Another thing to be careful of is allowing wishful thinking to get the better of you. Your fantasy self might find a particular item or activity particularly restful because you feel like it should be, but in reality, that may not be the case. For example, reading is something I find particularly restful, while for others it's the exact opposite. But even with my own self, I have to be careful because while certain books are quite restful for me to read and the perfect bedtime companion, others will wind me up and have the opposite effect (suspenseful thrillers anyone?).
When I finally had the opportunity for my bedroom to just be a bedroom, I limited not only the kinds of items I allowed in the room, but the furniture as well.
I kept a bed, two nightstands (with table lamps), a dresser, a bookshelf, and a floor lamp. Other than that, nothing else came into the room. I carefully chose the books that went on the shelf, the pictures that went on the walls, and I even tried to be careful about keeping my laptop out of the room. If I brought my cell phone in, I would put it in the nightstand drawer so it wasn't a distraction or the first thing I reached for when I woke up in the morning. Everything in the space — from the items I kept to the place I put those items aided in helping me rest.
AIM FOR COMFORT
When you start talking about minimalism or simplifying, there's often a general assumption that you must get rid of all "unnecessary" things like throw pillows on a bed, but the bedroom is one area where I tend to disagree with that logic.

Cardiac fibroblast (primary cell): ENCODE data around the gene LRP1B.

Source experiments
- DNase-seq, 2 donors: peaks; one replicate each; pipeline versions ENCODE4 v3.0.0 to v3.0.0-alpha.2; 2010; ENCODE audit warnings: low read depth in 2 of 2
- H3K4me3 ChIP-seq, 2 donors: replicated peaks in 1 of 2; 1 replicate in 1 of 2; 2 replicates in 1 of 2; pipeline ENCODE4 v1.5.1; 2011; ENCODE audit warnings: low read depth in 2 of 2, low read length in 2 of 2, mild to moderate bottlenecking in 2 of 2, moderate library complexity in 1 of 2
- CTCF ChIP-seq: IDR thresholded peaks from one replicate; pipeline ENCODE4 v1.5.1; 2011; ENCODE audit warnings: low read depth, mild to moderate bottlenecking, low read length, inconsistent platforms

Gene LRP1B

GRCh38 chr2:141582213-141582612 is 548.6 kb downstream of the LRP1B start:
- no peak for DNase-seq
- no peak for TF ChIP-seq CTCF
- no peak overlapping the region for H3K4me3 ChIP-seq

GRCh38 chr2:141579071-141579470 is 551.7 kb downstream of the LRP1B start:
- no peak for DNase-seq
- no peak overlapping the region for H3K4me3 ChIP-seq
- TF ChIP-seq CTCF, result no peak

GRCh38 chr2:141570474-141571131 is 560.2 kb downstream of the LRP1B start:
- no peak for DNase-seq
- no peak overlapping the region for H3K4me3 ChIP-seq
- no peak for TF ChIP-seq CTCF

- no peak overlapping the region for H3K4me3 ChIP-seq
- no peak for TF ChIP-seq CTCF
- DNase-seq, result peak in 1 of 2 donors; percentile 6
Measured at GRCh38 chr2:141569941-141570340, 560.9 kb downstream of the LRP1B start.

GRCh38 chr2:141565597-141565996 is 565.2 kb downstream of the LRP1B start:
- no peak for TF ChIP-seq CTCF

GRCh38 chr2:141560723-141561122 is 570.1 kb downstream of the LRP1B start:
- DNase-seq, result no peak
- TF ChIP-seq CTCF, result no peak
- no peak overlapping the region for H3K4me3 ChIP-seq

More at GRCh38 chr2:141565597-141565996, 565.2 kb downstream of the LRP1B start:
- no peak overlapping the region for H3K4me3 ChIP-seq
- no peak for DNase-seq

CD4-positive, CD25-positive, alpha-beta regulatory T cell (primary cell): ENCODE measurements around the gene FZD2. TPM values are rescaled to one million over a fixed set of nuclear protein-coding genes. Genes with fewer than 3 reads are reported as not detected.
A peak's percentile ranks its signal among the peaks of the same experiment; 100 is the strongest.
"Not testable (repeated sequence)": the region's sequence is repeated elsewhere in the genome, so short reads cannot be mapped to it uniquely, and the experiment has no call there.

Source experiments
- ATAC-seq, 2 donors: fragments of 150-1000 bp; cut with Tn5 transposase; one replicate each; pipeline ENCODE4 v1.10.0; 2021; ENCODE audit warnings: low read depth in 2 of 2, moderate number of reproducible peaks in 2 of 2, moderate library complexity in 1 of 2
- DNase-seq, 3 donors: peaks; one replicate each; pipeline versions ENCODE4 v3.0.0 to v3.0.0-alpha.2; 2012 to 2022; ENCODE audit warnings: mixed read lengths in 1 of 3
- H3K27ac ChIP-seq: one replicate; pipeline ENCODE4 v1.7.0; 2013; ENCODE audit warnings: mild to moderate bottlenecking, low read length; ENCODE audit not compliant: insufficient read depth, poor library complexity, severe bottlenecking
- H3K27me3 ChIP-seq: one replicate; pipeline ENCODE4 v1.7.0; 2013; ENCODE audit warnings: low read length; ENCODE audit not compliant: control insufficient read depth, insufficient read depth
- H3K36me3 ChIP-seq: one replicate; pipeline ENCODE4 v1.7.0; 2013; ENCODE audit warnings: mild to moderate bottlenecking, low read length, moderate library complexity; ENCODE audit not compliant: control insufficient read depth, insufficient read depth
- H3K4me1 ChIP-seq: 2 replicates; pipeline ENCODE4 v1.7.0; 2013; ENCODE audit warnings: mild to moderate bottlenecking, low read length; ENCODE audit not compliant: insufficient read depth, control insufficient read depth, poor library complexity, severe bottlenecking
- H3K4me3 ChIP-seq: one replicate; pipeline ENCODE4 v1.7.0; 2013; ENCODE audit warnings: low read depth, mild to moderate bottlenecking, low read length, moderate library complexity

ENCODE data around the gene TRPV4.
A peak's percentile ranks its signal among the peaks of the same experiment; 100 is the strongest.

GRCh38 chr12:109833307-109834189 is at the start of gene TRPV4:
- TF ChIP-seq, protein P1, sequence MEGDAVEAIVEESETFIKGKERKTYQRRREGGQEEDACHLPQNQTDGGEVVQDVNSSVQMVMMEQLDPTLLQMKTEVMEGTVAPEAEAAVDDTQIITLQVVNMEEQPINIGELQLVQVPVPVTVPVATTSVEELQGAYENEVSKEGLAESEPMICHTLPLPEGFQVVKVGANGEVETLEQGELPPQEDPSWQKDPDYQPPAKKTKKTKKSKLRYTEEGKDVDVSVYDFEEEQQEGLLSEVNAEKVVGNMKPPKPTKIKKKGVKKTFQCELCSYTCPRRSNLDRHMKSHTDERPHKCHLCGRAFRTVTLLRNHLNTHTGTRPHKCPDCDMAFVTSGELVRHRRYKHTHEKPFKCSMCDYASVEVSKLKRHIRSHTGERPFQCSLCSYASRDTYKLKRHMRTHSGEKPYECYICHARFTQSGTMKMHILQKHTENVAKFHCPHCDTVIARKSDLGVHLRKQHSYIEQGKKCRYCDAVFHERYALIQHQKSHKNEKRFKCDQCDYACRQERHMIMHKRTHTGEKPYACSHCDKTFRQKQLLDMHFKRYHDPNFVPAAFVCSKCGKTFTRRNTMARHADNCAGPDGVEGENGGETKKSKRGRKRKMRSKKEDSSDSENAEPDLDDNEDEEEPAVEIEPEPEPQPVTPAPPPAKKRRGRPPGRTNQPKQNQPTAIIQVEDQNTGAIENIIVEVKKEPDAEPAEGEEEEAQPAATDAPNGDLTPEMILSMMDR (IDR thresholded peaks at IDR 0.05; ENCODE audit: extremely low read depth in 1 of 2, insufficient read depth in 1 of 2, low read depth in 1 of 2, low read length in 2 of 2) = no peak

Yes, if the pillow or whatever is truly unnecessary, then by all means, get rid of it. Particularly if having it in the bedroom distracts from your goal of rest. But part of resting well for most people is comfort and sometimes comfort doesn't look especially minimal.
I'm one of those people who loves to burrow into their bed, which means I always have at least four pillows on the bed, but my preference is six — and that doesn't include throw pillows. I also keep an extra blanket on there at all times, even in the summer, because it helps with my level of comfort, which helps me rest more effectively when I'm in the space.
Instead of having your room be the place you avoid, make it into a lovely retreat, a place that you are so excited to retire to at the end of the day because it's calming, relaxing, restful, and wonderful. You can even ((gasp)) add some things to it like pillows or candles that help aid you in making it a relaxing space focused on the simple goal of helping you rest. Just don't go overboard and let it turn into a clutter magnet again!
That's really all there is to it. When I first started decluttering and simplifying my life, the bedroom was one of the easiest places for me to start because, again, its purpose is so clear. I personally think your bedroom should be one of your favorite places to go in your home, so take this weekend and make it just that!
We'll be back next week with an area of the home with a purpose that's a little less clear — your common spaces!